Because of the omniscient narrative there is no real interaction between the brothers and the evil bastard Van Trach. Even their first attempt at killing this particular Dutch dick can be seen as a cowardly and distant act. They take a room above the town saloon, somewhere near Van Trach’s home. From the window of their room they plan to snipe the resident, but the sight of a certain household slave stops them in their tracks. Van Trach really does not know that the brothers are coming for him until late into the final act so at no point until then does he ever appear to feel under any real threat. Nor does he seem particularly distressed about this discovery afterwards, because there is not enough time left in the story to build on that discovery and instill a sense of fear of their arrival. This is such a lost opportunity for real tension in the film. 
 
The more subtle issue with Buffalo Boys happens very early on in the story. Arana and his nephews rescue Sri and her grandfather from a raid by Von Trach’s chronie Fakar. As they travel to their village everyone sees an archer shooting target practice with a bow and arrow while riding a buffalo. It’s very clear that this is a woman when we first see her. Turns out, it is Sri’s sister Kiona who gets lectured by her father Sakar, the headman of their village, when she returns, for stealing his buffalo for a little joy riding and target practice. After everyone goes through the standard quarrel of about the perils bringing strangers to the village the trio are welcomed. Here is one of the first moments where Wiluan begins to drop the ball. 
 
The younger brother Suwo comes upon Kiona who is shooting targets the next day. Still upset after being called out by her father Kiona the day before what happens next is a scene of forced gender politics as Kiona reminds Suwo that he will never be at a disadvantage like her because he is a man. But Sowu feels that this is a disadvantage because that has its own set of rules as well. Rules like do not show your feelings, be brave and strong and ‘Fight, be a hero. Win’. These are the only virtues that make you a man in 19th Century Java and Sowu seems to be offended by these expectations on him.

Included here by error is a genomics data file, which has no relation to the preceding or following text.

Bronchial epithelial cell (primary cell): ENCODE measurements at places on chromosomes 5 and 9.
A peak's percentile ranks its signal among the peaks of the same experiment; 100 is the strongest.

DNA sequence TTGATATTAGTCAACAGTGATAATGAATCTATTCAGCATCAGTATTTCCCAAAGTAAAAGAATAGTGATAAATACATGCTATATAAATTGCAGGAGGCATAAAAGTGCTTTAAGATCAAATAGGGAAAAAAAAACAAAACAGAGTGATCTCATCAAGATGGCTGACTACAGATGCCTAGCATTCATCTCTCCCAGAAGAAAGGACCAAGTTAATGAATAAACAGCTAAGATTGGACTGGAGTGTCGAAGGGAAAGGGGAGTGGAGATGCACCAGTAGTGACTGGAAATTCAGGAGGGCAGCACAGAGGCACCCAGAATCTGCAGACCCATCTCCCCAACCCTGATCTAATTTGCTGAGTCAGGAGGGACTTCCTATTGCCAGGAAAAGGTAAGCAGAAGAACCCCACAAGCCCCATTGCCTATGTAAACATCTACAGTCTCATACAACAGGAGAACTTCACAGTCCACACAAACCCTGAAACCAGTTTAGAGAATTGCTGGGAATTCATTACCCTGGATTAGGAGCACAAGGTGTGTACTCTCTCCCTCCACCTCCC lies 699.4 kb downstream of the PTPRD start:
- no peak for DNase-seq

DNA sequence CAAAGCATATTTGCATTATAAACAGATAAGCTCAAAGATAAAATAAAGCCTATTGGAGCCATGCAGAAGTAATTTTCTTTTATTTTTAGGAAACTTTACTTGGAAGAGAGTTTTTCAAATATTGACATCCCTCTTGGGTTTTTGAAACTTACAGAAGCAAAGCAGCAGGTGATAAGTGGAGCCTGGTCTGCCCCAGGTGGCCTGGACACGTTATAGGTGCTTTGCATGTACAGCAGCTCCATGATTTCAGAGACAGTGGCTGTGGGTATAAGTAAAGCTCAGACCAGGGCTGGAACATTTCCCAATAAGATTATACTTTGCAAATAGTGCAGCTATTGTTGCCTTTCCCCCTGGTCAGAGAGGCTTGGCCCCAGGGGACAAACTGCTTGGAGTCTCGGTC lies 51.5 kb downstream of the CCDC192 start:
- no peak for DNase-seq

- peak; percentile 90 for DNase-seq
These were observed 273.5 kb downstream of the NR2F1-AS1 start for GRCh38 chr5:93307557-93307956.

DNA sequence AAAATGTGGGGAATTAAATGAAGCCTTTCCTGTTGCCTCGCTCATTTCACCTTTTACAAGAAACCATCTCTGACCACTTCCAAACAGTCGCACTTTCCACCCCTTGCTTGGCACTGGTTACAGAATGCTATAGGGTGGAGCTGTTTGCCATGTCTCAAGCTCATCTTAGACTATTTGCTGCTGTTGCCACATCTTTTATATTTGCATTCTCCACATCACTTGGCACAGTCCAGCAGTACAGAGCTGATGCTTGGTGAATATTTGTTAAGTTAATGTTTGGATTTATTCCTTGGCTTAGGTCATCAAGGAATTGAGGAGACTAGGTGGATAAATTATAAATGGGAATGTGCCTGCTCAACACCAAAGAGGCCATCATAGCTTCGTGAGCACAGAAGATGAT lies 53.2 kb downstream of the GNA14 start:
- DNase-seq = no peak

Where’s the issue? Wiluan never follows up on this scene properly. Suwo is never in a situation where he can do the opposite of what is expected of him ‘as a man’. From then on he is always the first into danger. The only major brawl leading to the climax is his and his alone because Kiona has been taken by force to a bar where the owner Leung has the skull of a murdered son on his wall as a trophy. There is never a time when Sowu is not following these set of rules. Worse, Kiona is never given the opportunity to rise above the expectations on her as a woman. In the climax her a Sri participate but for a moment then disappear in the firefight between the Buffalo Boys and Van Trach. You believe during that moment when Kiona lets arrows fly that this is her moment but then she is gone as quickly as she came. 
 
This would not be nearly as much of an issue if Wiluan had not mentioned it in the first place. But because he has made a point of having this scene in his film he has to be held to task for it. 
 
The overall failure in Buffalo Boys is giving the audience a proper balance of action and drama. Drama has its place but taking up two thirds of your story before getting into any action worth talking about is a disservice to your audience expecting an Indonesian western with boys riding buffalo into town with guns a blazing. When that drama does nothing to increase the tension between your main characters but only goes to enforce the notion that the bad guys are really, really bad this is time and effort misappropriated. The audience does not need that much exposition on evil to sell it. 
 
The rules are clearly set up for everyone to follow. Stray from the path and you end up like Buffalo Boys has, lost in the dramatic desert depriving its audience of nourishing and live giving action.